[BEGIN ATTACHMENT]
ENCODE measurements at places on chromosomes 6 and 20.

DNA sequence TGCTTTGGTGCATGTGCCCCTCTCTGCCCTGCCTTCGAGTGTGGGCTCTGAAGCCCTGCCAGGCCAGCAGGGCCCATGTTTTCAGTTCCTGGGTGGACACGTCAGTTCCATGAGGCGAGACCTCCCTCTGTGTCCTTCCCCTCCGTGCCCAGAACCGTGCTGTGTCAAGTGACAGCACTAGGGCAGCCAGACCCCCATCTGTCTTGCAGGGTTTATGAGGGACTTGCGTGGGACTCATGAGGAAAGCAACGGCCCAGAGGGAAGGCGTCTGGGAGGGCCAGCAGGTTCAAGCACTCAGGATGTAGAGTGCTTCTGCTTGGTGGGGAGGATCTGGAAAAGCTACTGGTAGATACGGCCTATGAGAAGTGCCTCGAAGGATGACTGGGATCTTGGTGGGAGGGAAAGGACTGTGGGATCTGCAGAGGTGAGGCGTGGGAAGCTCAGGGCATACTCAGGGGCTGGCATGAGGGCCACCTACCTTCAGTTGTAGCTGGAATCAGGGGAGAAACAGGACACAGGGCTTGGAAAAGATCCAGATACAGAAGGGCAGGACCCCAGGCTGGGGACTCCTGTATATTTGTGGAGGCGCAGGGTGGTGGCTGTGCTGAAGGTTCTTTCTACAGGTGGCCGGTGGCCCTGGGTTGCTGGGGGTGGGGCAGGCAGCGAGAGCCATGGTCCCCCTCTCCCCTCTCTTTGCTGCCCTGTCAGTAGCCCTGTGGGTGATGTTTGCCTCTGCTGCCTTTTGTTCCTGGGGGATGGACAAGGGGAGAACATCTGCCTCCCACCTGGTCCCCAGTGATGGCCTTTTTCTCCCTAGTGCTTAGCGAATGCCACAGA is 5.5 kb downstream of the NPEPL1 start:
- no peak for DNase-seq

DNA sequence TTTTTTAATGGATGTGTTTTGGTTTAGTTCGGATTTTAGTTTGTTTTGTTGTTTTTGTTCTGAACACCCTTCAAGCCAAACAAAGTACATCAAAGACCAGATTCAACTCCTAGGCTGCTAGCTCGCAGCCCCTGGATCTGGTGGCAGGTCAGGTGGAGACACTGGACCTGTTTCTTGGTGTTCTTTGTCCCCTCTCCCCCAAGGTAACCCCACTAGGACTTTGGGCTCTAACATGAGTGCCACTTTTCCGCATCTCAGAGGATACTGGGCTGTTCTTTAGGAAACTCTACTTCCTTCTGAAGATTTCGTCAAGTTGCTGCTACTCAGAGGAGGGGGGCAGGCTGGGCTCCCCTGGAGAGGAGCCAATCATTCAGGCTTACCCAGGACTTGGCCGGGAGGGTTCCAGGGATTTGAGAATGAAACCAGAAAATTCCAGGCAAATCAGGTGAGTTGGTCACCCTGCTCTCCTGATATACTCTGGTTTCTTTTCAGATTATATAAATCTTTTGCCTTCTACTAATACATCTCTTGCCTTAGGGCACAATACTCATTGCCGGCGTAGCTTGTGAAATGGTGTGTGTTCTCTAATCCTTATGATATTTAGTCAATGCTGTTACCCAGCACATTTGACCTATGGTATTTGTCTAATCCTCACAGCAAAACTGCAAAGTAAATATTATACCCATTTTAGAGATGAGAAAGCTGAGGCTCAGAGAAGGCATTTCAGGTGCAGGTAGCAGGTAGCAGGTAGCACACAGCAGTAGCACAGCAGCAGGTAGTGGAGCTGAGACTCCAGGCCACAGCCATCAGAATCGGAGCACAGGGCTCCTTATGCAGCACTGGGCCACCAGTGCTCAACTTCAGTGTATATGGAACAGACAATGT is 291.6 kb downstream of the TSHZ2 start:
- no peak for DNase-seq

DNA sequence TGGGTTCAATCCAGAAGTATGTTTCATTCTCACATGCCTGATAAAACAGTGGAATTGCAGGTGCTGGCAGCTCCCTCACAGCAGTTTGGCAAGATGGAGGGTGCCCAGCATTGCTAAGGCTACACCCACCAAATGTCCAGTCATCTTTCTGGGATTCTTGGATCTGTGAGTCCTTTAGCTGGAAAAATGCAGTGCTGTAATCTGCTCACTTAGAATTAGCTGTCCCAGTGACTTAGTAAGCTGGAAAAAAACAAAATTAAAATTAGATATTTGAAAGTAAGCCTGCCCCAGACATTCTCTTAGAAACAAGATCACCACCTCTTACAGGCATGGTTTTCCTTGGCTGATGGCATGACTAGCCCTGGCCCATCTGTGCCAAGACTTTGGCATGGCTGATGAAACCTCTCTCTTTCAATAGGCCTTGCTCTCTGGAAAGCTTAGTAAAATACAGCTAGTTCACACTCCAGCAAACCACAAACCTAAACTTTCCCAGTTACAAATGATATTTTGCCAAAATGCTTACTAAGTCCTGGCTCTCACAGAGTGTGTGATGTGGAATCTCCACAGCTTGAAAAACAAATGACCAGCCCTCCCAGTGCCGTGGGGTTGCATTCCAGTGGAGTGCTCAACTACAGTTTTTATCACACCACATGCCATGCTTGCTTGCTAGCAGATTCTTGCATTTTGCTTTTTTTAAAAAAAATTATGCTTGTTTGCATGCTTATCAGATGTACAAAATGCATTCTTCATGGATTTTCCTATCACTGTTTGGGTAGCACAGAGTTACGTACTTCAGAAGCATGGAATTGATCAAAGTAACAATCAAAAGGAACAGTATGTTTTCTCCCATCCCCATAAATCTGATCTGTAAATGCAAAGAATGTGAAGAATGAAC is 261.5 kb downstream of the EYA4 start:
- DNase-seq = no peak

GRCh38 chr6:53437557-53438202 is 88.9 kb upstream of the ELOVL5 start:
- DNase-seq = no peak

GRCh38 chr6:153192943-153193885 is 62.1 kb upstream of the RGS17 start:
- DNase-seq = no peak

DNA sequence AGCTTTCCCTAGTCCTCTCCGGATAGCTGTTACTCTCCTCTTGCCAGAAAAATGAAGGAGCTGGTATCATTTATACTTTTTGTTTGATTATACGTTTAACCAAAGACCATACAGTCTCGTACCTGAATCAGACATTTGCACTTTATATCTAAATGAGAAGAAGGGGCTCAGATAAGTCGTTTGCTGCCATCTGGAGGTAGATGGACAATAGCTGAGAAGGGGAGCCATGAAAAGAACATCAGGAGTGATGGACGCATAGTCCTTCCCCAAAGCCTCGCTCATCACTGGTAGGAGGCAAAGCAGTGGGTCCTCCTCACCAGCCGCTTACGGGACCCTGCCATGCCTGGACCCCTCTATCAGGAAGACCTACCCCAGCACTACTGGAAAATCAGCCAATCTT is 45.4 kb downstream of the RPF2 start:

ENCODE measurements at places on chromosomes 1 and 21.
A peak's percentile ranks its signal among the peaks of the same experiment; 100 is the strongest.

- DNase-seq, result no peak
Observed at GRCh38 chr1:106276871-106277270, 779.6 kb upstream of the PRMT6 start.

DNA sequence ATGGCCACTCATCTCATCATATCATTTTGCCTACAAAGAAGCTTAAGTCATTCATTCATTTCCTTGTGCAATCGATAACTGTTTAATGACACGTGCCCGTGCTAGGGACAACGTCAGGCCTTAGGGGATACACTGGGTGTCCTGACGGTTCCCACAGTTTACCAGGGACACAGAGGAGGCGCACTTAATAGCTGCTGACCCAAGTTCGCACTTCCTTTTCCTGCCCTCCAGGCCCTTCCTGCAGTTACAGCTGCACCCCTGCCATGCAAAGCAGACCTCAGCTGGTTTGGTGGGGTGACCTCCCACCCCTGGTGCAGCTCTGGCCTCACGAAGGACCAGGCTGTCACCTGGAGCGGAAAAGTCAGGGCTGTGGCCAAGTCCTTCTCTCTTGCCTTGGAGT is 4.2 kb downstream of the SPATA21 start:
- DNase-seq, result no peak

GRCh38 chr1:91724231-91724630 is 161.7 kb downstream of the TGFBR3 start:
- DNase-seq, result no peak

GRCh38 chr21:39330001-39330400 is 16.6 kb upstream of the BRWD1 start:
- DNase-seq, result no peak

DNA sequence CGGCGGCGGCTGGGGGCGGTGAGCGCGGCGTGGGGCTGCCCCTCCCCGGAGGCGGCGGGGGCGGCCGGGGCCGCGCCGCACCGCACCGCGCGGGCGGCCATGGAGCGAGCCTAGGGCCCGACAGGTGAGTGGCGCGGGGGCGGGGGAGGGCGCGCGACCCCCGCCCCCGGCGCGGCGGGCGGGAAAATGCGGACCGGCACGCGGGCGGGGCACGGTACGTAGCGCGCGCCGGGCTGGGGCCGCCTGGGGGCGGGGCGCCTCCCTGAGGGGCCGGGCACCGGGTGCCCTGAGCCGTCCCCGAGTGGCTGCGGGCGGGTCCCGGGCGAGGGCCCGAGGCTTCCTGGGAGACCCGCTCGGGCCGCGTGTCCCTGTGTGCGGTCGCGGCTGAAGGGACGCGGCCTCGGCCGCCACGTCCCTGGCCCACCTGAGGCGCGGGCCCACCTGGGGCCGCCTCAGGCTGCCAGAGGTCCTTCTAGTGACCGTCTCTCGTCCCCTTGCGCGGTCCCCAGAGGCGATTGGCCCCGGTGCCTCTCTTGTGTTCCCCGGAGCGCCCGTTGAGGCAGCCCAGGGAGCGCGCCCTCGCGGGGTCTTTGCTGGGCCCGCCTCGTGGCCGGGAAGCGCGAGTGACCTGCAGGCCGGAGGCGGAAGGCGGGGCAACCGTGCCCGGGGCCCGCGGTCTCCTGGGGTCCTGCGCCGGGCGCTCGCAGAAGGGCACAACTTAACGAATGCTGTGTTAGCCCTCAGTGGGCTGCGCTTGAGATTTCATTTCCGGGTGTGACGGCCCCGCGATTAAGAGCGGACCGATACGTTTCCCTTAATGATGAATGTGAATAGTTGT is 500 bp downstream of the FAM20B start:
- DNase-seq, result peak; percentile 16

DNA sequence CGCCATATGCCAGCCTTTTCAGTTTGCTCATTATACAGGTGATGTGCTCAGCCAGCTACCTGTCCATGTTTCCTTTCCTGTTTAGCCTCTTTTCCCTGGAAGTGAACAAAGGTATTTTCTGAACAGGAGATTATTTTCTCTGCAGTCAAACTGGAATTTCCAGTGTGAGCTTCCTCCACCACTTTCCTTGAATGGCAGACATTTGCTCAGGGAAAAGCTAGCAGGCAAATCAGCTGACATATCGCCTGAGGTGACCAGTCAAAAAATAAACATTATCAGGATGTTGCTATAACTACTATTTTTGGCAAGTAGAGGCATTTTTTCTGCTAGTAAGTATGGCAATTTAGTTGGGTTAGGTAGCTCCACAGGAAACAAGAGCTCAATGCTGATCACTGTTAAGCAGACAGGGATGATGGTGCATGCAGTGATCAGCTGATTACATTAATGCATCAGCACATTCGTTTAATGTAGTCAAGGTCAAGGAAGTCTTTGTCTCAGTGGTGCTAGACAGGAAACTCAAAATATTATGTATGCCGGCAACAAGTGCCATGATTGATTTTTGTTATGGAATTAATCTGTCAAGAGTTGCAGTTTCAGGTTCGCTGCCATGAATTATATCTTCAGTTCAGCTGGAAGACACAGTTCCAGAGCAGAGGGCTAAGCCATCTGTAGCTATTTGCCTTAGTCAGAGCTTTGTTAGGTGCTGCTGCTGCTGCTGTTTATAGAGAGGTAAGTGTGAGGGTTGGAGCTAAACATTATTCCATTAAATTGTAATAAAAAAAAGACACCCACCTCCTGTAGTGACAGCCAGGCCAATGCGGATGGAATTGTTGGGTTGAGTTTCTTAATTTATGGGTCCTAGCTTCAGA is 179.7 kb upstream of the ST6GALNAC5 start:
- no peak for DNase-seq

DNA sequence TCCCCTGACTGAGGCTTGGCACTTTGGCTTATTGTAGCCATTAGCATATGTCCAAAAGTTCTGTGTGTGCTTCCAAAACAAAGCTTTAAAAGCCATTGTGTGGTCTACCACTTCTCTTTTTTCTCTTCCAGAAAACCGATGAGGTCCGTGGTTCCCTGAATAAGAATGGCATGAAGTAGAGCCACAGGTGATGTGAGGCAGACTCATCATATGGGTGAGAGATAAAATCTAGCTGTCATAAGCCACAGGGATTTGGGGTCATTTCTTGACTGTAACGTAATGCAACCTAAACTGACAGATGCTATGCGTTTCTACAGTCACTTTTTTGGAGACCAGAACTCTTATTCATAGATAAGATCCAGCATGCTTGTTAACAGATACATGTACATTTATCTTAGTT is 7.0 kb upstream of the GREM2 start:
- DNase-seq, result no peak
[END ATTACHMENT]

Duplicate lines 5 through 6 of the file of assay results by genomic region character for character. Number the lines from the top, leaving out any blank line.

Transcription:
- no peak for DNase-seq

DNA sequence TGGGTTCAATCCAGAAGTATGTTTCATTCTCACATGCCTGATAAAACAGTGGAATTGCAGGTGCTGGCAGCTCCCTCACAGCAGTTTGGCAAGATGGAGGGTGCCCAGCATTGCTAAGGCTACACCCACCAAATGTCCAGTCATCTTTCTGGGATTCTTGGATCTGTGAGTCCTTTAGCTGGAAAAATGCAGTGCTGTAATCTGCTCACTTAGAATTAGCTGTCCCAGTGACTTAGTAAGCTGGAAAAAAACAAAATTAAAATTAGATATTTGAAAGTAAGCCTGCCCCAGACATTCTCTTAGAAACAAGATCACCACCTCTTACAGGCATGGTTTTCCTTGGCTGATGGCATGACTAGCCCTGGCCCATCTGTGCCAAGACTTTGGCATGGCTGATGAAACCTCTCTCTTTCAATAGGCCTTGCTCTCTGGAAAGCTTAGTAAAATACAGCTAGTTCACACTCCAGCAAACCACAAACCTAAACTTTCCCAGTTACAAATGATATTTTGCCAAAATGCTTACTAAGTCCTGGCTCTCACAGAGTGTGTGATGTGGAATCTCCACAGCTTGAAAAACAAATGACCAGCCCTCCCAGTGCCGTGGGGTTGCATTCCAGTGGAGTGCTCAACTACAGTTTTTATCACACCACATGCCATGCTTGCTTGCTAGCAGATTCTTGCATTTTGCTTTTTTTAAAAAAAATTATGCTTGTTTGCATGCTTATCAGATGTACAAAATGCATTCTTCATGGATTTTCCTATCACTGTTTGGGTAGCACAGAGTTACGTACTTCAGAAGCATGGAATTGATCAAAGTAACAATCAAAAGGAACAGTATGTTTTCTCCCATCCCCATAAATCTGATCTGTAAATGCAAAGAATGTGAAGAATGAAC is 261.5 kb downstream of the EYA4 start: